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Engaging the Crowds

More than 80 novel therapies for Alzheimer’s disease (AD) were evaluated in clinical trials in the past decade. Yet, to date, all have failed, which raises the following questions: what led to this series of failures? Were the therapeutic targets (amyloid, BACE, gammasecretase) wrong? Were there underlying methodological mistakes (1-2)?

Going one step further, after these apparent clinical trial failures, how do we then motivate individuals to contribute to preventive clinical trials for neurodegeneration that do not provide any observable benefit? Answering this question is critical to successful patient engagement of future studies, since only about 6% of patients with a severe disease participate in clinical trials – not to mention the fact that the percentage of symptom-free individuals willing to participate is most likely even lower (3).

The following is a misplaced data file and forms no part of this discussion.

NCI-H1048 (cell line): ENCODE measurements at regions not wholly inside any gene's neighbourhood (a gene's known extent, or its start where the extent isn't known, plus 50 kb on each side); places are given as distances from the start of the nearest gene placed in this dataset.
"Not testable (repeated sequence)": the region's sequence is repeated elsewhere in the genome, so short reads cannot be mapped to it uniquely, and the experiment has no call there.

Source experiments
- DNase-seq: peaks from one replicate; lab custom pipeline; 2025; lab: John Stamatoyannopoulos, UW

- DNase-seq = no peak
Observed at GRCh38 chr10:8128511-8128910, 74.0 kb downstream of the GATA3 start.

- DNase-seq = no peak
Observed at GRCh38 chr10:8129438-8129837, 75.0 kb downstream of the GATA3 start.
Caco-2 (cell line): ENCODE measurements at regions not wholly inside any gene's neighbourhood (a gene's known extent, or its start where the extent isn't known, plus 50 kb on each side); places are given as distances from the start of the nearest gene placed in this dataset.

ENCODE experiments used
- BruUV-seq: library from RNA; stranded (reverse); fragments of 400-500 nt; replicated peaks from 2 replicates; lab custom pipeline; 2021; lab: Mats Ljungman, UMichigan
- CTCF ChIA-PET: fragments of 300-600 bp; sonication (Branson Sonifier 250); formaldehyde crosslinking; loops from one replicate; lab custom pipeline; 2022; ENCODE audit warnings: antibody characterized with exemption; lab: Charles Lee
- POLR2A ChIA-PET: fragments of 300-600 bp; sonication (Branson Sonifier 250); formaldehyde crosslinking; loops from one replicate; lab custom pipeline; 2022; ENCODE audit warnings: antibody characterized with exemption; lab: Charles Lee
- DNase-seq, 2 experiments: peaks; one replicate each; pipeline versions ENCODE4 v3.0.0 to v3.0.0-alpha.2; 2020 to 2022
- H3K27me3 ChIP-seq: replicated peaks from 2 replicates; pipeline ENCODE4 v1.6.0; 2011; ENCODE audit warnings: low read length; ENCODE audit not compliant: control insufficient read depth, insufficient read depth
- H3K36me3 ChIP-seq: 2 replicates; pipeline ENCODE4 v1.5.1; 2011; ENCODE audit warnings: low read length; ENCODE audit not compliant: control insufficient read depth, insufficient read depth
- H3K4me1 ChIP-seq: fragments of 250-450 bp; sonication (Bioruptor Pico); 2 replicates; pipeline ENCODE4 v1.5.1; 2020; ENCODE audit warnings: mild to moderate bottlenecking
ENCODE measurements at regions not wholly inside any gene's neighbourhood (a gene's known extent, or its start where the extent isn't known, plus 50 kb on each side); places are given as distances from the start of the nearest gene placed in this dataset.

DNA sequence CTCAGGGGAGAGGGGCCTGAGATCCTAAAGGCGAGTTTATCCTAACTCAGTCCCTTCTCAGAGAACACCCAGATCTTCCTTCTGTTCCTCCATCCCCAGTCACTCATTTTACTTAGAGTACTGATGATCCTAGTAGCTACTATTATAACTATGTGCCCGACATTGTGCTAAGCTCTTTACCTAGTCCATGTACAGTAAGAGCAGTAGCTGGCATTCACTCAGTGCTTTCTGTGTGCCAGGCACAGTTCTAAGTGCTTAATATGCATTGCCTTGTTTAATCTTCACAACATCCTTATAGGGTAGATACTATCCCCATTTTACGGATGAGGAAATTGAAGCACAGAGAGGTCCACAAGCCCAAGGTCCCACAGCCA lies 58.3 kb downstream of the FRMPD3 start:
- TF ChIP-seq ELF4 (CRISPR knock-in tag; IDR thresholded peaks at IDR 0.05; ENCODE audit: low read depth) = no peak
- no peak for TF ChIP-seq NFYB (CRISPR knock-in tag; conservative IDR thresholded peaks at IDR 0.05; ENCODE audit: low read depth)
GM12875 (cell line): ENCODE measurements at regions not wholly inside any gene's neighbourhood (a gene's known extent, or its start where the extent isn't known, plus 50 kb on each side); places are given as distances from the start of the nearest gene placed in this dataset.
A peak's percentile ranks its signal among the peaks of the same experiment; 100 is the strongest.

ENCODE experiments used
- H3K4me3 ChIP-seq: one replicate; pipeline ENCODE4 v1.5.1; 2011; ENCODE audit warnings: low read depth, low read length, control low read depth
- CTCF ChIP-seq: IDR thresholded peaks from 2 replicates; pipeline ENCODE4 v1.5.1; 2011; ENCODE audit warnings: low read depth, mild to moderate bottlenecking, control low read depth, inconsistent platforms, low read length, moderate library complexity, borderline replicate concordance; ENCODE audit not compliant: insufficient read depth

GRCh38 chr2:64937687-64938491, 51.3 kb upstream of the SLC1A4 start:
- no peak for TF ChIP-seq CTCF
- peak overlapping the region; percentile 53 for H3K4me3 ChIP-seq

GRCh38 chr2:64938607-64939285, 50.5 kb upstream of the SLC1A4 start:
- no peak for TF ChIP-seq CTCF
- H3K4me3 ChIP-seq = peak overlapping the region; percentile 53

One solution to engaging patients may be by leveraging patient registries. Here, we discuss the opportunity for patient-centric registries to improve patient engagement in AD clinical trials, resulting in the potential to decrease study failure rates.

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Peter Schueler, MD, is Senior Vice President of Drug Development, Neurosciences, and is board certified in Neurology and Pharmaceutical Medicine (Swiss Medical Association). After his medical education he worked in the pharmaceutical industry, and since 2000 has worked in the CRO world, being with ICON since 2007. He has been first author on over 40 publications on drug development and drug safety. In 2015 his book ‘Re-engineering Clinical Trials’ was published by Elsevier. He continues to lecture Pharmaceutical Medicine at the University of Duisburg-Essen and at the European Center Pharmaceutical Medicine (ECPM), Basel, Switzerland.

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